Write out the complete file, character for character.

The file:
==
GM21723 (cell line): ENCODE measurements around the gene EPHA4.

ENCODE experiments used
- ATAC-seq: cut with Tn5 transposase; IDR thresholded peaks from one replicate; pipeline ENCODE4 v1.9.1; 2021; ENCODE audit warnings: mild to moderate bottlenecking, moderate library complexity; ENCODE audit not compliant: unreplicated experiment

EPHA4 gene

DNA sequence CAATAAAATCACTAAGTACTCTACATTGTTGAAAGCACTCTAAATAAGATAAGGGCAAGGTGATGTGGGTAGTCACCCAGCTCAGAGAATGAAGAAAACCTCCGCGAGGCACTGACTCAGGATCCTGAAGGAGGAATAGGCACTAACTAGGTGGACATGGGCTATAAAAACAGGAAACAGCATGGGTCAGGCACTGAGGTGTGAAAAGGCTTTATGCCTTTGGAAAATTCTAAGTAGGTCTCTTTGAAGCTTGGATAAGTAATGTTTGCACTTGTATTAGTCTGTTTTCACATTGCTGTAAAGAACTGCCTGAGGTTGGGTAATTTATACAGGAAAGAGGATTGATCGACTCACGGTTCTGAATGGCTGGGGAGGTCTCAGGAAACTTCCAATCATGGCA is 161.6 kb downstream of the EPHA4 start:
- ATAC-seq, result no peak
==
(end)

GM21723 (cell line): ENCODE measurements around the gene EPHA4.

ENCODE experiments used
- ATAC-seq: cut with Tn5 transposase; IDR thresholded peaks from one replicate; pipeline ENCODE4 v1.9.1; 2021; ENCODE audit warnings: mild to moderate bottlenecking, moderate library complexity; ENCODE audit not compliant: unreplicated experiment

EPHA4 gene

DNA sequence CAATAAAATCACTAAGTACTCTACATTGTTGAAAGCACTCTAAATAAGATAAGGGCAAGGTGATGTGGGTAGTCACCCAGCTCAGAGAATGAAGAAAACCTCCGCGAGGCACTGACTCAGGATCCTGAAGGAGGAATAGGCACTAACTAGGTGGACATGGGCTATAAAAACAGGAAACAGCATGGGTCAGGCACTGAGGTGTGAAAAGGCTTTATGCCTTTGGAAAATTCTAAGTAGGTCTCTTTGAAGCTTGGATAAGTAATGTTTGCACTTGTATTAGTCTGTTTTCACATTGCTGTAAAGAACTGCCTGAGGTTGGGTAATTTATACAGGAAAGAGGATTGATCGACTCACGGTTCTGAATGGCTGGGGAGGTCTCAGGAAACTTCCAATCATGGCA is 161.6 kb downstream of the EPHA4 start:
- ATAC-seq, result no peak